This paper describes the structure, implementation strategy, and early results of an undergraduate NSF Scholarships in Science, Technology, Engineering, and Mathematics (S-STEM) Program aimed at: (a) increasing the number of graduating engineers with research and entrepreneurship experience, (b) preparing students for the future needs of their fields through graduate study, and (c) increasing the low on-time completion rates of current dual degree (BS+MS and BS+MBA) programs. The scholarship program, in addition to a series of tailor-made undergraduate research courses and activity offerings, provides a comprehensive system of regular academic advising, mentoring, and opportunities for professional and social development. Students are guided from the beginning to develop ownership in their education by documenting their participation in a personal e-Portfolio, along with the attainment of the necessary academic, research, and entrepreneurship skills needed to excel in today’s fast changing work environment. This S-STEM program provides stipend support for 32 students for the sophomore to senior years for students selected through a competitive application process.
To build interest in the scholarship program and develop a diverse cohort of students to compete for acceptance into the program, two distinct but interrelated programs were executed during the 2014-2015 school year. The first program integrated the Challenge Based Learning pedagogy into the required freshman course Engineering Foundations to build a learning community of students with exposure to the Engineering Research and the Entrepreneurial Processes. The results of this were successful in both developing interest in the scholarship program, 89 of 222 (40%) students in the course expressed interest in applying, and providing the students with exposure to research and entrepreneurship. The second program involved the recruitment of a cohort of five underrepresented minority freshman engineering students (Freshman Scholars). The Freshman Scholars participate in a year-long preparatory program sustainably structured using existing programs in the university system for academic support, faculty and peer mentoring, monthly socials to interact with university and industrial professionals, and workshops and seminars providing research and entrepreneurship experiential learning opportunities throughout the year. Four of the five students (80%) went on to compete for and gain acceptance into the first cohort of students in the S-STEM scholarship program.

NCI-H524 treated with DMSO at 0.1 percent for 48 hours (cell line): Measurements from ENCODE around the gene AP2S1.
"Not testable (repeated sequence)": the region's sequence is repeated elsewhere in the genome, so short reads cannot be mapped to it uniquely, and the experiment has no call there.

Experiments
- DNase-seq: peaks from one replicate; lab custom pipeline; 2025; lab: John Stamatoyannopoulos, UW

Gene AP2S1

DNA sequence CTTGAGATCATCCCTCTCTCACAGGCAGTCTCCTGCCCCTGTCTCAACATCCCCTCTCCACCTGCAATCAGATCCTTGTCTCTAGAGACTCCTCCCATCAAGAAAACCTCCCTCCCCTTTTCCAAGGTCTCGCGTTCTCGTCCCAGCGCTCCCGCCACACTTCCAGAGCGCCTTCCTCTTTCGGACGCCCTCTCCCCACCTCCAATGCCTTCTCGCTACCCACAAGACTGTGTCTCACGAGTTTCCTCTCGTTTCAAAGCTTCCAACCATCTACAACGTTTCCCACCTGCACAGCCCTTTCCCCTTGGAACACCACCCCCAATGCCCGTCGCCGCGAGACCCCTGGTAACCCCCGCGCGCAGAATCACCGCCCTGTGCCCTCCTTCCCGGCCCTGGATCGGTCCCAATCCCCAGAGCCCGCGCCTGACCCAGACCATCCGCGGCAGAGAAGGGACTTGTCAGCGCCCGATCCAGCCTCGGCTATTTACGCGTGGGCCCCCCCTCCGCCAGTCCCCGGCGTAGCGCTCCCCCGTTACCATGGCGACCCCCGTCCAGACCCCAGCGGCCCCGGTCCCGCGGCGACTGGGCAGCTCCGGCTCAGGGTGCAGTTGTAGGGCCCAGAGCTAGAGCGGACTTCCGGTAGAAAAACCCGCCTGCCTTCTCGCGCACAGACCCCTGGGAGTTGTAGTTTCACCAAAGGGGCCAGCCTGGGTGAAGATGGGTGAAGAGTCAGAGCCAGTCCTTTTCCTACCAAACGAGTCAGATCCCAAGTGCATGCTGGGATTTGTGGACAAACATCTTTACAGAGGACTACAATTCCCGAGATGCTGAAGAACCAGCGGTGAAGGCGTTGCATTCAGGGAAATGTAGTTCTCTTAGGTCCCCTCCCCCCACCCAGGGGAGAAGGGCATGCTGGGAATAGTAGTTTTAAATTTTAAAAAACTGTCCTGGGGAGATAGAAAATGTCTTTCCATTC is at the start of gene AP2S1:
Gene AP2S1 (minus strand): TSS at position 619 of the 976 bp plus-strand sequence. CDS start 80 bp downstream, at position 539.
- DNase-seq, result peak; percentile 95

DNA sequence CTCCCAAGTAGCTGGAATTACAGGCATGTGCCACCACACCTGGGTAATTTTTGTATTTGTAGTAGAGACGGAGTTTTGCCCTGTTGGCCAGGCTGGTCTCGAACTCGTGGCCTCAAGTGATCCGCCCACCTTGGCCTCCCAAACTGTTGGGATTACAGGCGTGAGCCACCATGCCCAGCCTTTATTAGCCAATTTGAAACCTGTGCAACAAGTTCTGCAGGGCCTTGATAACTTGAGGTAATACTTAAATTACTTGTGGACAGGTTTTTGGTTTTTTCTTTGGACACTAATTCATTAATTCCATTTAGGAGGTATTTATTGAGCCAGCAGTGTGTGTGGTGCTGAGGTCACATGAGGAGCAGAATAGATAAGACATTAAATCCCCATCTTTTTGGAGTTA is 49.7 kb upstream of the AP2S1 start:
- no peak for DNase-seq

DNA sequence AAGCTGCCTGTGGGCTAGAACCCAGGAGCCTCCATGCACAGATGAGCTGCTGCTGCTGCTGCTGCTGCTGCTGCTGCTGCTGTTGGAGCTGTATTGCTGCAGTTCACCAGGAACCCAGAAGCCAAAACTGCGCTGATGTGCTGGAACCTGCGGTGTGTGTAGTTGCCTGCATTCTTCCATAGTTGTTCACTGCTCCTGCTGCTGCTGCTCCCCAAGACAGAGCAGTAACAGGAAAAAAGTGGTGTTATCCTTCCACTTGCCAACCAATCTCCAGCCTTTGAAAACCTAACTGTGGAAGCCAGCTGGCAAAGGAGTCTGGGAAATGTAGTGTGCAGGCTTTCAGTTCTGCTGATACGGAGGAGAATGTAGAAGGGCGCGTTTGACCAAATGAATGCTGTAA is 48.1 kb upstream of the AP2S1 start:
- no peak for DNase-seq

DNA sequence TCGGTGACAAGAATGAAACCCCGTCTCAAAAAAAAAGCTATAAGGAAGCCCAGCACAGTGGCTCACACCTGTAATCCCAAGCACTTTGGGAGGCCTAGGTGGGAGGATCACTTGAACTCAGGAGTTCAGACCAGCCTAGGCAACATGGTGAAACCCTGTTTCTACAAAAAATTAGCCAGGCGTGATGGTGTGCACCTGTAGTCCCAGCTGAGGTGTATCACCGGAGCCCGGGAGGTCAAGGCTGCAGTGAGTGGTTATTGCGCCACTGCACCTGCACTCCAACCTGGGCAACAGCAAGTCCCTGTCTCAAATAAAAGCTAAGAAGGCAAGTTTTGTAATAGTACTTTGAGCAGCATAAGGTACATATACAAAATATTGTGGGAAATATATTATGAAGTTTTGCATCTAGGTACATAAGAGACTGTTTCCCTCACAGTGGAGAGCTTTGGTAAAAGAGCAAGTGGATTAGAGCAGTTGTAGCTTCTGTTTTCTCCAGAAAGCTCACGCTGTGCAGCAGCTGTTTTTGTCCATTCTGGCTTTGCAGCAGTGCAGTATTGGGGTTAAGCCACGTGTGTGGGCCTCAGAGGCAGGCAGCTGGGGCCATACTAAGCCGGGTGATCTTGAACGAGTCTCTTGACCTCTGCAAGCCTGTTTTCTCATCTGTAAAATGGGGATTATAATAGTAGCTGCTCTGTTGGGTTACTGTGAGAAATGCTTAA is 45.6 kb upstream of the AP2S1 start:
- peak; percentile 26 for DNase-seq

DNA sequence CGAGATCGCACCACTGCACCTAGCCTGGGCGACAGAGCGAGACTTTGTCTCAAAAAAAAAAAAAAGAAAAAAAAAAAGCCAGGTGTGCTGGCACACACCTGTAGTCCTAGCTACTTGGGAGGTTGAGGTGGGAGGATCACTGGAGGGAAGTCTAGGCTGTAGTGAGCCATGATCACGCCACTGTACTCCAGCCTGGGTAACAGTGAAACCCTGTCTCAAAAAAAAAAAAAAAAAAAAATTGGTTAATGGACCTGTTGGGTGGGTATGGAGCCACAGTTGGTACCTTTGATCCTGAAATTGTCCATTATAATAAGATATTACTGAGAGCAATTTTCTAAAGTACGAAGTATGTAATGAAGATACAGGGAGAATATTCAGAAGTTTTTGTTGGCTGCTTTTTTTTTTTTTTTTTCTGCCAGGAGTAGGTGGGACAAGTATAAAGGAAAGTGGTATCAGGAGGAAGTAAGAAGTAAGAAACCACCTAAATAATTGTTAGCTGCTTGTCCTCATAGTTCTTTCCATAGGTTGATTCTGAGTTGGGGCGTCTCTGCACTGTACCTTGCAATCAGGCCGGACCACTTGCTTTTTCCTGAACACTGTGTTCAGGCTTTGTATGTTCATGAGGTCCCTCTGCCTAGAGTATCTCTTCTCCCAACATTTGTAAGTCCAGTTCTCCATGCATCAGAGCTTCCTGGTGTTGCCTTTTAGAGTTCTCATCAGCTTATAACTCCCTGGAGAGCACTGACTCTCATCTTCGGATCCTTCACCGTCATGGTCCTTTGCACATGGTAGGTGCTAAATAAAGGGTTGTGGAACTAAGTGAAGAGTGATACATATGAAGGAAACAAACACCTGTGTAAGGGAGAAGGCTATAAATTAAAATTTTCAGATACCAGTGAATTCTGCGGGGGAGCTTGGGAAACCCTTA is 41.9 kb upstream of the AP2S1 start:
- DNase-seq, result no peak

The first cohort of Freshman Scholars was evaluated by survey at the end of their freshman year on the various aspects of the program and strongly agreed overall that the program made them more confident in their abilities (3.80/4.00) and that participation improved their freshman year performance (3.60/4.00). The aspect of the program ranked highest by students (3.82/4.00) was peer mentoring, which was provided through an established university program. Trained peer mentors provided social support as well as resume and research plan development support. Also highly rated programs by the students were community engagement (3.57/4.00), and a variety of research skills workshops and seminars (3.43/4.00). Research skills seminars included: technical writing, public speaking, and poster making, and seminars included engineering ethics, research in an academic setting, and graduate education opportunities and application process. The freshman year programs implemented showed success in recruiting students for the S-STEM program, and can serve as a model for other undergraduate programs looking to enrich the experiences of their undergraduates by providing a comprehensive, supportive, and career-relevant environment inside and outside of the classroom.
Are you a researcher? Would you like to cite this paper?
Visit the ASEE document repository at
for more tools and easy citations.